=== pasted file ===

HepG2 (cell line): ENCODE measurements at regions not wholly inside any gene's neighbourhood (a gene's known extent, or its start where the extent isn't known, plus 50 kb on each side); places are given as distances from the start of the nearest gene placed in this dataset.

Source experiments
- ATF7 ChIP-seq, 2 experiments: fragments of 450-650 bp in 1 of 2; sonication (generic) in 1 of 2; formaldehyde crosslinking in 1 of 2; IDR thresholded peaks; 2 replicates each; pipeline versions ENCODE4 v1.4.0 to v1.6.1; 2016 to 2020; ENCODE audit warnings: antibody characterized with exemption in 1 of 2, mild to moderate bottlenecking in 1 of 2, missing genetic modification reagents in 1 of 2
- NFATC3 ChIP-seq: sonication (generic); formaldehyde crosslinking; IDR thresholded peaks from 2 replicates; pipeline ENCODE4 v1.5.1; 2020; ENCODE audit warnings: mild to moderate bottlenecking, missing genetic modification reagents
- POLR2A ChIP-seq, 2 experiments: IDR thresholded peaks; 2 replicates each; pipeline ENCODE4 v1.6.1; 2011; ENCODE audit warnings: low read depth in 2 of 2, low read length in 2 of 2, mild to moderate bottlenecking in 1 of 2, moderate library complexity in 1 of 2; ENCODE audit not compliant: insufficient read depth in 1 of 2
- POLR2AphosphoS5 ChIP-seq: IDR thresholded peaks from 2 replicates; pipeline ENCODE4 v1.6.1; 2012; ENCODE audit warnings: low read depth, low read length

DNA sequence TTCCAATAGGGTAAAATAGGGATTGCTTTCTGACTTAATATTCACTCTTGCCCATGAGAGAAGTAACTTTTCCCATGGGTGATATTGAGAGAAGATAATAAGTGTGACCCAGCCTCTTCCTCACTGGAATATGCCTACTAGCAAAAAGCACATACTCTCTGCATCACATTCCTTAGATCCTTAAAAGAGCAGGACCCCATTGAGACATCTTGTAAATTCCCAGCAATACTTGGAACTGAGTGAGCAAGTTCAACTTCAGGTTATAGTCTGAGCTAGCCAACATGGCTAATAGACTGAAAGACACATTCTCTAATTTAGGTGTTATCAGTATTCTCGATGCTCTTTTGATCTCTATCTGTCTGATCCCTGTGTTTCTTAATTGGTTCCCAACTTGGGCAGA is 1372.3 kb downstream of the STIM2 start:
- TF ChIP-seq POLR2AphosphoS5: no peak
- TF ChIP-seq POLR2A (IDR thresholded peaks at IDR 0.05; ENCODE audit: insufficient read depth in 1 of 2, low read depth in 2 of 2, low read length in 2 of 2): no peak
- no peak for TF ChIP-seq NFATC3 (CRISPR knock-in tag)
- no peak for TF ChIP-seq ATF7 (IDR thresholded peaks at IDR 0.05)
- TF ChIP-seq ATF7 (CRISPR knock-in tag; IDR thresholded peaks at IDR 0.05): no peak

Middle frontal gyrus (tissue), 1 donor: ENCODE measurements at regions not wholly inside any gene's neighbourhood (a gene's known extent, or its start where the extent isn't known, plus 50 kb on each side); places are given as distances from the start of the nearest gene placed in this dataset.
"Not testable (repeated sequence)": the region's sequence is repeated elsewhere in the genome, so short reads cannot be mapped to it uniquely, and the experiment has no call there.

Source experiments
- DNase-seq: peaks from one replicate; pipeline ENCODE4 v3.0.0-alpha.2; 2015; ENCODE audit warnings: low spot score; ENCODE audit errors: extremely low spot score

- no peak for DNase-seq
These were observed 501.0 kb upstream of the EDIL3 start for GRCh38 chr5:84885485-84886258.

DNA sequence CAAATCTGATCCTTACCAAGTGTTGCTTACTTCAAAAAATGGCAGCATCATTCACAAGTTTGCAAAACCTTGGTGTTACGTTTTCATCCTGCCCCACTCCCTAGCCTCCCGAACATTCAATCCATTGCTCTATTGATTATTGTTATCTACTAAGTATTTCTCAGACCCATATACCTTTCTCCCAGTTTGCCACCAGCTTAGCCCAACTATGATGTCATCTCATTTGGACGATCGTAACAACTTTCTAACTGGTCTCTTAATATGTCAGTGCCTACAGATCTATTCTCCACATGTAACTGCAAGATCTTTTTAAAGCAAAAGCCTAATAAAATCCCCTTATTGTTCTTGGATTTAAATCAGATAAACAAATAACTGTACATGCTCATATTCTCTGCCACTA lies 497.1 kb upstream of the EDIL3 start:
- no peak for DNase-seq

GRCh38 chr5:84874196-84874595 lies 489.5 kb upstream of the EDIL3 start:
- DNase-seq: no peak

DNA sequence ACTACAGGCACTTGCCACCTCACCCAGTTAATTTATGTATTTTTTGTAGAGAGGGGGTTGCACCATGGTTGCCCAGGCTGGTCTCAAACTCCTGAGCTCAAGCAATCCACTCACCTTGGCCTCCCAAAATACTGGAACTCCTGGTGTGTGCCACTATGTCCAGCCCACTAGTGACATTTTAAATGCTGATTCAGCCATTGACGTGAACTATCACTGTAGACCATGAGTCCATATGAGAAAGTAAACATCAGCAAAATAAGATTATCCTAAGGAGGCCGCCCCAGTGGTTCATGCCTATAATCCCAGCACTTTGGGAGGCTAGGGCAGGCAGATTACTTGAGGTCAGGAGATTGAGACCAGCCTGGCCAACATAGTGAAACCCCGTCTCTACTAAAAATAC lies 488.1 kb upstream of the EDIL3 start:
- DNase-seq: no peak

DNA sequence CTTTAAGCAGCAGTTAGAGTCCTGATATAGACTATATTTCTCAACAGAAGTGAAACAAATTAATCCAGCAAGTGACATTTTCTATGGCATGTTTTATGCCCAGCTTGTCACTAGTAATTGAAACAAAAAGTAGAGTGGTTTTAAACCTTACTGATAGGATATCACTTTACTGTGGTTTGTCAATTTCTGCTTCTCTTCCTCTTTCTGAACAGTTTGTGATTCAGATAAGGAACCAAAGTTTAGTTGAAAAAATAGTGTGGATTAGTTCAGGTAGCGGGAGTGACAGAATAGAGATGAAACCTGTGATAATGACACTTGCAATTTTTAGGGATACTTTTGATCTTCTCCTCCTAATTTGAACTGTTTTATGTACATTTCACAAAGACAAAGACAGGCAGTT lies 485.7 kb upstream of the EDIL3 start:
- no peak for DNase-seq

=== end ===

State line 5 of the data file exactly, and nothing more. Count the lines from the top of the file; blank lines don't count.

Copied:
- POLR2A ChIP-seq, 2 experiments: IDR thresholded peaks; 2 replicates each; pipeline ENCODE4 v1.6.1; 2011; ENCODE audit warnings: low read depth in 2 of 2, low read length in 2 of 2, mild to moderate bottlenecking in 1 of 2, moderate library complexity in 1 of 2; ENCODE audit not compliant: insufficient read depth in 1 of 2